A time-honored tradition of movies follows these basic contours: adult progatonist’s parent dies/relative gets married/family celebrates holiday. Adult protagonist returns to ancestral home from comfortable, grown-up life to discover that everything that he/she has assumed about him/herself is blown to pieces, and he/she must rediscover self in the company of an inevitably zany but ultimately loving family.
Usually a parent or other elder relation is unhinged. Explosions, accidents, or sexual escapades of a dubious nature ensue. Frequently the protagonist’s romantic life is on the rocks, which is convenient for the introduction of an old or new flame who can reveal to the protagonist some new dimension of life or identity. Ultimately, protagonist must learn to loosen up or accept people for who they are or take life one day at a time or something else you might read in a slogan on Pinterest.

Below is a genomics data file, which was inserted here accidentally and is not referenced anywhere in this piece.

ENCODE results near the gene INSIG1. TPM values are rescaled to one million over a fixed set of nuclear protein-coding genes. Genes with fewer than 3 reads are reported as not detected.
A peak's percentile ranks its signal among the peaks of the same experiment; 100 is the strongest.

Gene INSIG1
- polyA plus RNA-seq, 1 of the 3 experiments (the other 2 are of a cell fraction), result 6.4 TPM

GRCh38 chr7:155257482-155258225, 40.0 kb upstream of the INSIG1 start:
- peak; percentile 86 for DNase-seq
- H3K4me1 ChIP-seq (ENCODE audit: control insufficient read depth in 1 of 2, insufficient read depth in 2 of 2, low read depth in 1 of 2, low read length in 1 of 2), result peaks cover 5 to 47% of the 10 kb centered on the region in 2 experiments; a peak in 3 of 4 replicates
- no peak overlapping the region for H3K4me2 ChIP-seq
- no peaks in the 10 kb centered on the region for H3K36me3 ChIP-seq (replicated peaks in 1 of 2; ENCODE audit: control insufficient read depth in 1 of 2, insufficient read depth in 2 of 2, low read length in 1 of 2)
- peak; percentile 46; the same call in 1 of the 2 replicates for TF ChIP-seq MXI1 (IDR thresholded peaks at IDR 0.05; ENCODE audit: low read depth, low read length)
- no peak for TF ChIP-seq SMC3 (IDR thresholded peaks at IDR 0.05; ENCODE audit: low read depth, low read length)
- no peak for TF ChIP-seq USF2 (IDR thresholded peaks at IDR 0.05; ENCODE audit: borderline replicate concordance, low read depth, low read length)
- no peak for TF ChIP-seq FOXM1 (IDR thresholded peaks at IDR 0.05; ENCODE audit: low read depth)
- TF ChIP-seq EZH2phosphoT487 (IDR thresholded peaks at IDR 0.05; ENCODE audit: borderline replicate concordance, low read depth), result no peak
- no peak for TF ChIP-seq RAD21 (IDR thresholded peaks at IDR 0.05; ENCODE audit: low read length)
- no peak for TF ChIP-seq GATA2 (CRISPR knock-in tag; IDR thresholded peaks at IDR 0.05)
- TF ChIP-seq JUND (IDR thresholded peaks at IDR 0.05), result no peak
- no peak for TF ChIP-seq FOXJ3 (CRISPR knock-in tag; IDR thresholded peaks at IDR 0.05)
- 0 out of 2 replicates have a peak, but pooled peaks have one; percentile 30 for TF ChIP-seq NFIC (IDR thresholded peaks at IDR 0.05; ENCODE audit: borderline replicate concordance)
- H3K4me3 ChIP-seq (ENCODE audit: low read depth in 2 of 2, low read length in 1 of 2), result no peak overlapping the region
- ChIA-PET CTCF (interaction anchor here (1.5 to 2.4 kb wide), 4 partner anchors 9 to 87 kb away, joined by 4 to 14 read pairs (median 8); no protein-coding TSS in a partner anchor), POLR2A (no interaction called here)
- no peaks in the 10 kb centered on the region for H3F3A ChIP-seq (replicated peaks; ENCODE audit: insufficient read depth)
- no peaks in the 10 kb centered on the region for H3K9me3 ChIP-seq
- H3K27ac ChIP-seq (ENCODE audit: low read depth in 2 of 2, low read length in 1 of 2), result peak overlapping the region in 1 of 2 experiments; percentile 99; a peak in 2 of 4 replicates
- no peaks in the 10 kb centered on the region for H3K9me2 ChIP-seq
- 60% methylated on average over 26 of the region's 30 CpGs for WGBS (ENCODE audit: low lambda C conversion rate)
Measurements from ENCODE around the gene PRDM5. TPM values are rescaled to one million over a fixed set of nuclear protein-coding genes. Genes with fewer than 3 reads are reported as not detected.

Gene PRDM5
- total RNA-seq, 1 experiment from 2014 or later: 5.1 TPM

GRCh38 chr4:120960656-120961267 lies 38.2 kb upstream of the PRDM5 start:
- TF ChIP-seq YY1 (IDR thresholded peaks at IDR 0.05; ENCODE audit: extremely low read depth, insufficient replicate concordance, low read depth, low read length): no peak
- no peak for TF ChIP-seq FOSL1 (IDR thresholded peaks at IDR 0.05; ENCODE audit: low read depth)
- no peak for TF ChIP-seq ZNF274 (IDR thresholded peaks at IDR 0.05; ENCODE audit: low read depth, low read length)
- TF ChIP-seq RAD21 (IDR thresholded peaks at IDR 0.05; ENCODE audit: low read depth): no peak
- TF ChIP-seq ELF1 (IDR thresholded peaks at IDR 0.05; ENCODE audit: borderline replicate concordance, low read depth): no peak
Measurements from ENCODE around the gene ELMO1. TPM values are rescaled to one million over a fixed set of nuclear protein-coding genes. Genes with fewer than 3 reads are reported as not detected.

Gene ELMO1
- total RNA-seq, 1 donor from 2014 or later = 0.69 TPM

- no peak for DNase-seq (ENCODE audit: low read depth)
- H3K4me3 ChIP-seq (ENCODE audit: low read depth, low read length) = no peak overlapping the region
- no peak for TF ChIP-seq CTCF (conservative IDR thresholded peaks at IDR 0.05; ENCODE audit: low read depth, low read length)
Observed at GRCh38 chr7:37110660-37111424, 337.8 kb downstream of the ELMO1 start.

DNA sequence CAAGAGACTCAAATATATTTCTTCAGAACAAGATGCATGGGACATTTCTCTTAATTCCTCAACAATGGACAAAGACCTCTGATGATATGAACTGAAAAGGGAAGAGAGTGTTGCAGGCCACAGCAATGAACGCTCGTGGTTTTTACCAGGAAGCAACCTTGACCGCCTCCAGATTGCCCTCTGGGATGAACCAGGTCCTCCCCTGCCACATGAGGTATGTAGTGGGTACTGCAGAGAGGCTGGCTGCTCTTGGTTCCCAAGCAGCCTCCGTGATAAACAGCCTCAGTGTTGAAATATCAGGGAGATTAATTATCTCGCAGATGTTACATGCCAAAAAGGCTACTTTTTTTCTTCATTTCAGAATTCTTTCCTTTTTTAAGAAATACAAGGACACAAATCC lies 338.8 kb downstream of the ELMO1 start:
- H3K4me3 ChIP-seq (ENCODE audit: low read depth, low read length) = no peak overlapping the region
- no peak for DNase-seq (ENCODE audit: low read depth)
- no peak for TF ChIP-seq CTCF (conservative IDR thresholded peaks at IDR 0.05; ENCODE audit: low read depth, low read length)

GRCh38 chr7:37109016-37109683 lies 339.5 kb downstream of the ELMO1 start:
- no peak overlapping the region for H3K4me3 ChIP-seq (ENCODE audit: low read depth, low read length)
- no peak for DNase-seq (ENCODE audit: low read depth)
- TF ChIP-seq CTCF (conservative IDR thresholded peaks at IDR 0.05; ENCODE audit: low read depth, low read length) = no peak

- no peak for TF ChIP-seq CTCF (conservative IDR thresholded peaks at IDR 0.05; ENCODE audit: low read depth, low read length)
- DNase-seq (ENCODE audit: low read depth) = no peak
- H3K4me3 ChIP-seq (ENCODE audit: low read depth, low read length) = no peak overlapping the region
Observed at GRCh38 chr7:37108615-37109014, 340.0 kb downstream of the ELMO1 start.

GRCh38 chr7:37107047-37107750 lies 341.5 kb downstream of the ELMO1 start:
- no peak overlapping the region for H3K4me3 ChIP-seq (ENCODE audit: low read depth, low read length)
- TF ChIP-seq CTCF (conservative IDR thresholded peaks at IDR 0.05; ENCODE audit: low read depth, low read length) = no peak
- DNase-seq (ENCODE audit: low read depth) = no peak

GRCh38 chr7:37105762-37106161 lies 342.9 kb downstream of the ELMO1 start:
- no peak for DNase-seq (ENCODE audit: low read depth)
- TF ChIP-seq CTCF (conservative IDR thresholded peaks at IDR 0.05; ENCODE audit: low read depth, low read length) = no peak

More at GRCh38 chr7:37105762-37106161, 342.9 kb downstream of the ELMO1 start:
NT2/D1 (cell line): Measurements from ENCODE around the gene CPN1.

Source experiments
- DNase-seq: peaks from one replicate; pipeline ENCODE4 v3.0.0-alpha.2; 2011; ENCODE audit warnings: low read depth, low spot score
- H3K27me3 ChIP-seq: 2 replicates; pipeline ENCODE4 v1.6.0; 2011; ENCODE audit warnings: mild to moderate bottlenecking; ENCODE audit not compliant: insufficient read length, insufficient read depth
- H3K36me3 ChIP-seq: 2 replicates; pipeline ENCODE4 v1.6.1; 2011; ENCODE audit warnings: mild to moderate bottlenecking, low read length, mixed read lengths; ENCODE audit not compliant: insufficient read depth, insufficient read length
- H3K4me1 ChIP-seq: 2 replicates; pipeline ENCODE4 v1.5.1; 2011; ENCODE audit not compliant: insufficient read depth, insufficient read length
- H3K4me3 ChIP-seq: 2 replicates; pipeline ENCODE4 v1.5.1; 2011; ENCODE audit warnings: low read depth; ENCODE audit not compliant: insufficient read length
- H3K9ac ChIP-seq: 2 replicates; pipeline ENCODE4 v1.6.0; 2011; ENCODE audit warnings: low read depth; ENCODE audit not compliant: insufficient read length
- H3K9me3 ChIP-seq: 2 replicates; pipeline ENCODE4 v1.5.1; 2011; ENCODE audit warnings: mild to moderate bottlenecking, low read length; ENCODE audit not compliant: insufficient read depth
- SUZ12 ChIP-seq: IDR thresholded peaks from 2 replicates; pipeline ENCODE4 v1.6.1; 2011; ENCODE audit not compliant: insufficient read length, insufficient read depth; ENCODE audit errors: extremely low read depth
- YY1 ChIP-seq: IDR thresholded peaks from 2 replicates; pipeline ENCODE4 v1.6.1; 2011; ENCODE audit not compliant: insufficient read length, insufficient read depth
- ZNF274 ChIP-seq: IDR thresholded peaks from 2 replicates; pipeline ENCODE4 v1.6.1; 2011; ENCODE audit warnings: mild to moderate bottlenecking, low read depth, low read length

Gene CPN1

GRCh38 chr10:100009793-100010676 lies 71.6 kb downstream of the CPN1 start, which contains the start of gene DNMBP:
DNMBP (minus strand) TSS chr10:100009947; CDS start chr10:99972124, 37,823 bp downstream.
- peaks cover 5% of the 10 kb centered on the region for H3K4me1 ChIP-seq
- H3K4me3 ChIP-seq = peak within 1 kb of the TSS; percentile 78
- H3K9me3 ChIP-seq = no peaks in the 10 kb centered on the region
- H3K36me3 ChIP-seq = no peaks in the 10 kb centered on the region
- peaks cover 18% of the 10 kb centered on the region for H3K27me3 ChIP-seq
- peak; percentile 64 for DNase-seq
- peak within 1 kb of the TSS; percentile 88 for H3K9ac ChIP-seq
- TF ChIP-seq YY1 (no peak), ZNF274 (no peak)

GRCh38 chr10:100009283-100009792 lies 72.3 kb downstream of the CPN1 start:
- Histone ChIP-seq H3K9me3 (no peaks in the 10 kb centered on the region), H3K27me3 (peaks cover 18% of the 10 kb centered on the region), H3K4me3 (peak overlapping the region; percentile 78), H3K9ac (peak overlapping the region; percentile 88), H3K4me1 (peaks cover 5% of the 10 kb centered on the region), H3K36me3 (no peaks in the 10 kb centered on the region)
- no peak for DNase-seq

I inexplicably adore this genre—even the mediocre-to-pretty-bad ones. I can rattle off a list off the top of my head from the last decade or so: Garden State, Margot at the Wedding, Rachel Getting Married, Elizabethtown, A Christmas Tale, August: Osage County, The Royal Tenenbaums (lots of Wes Anderson’s work, actually).
So, as an aficianado, I beg of you: if you get the impulse to see This Is Where I Leave You, save your money and watch any of the above films. Any of them, even the ones with low Rotten Tomatoes scores. They’re all better than this one.
To rehash, with particulars: a week ago, Judd Altman (Jason Bateman) had a nice life, with a comfy apartment, a good job as a radio producer, and a beautiful wife. It all falls to pieces when he comes home early with a birthday cake (of course) ...1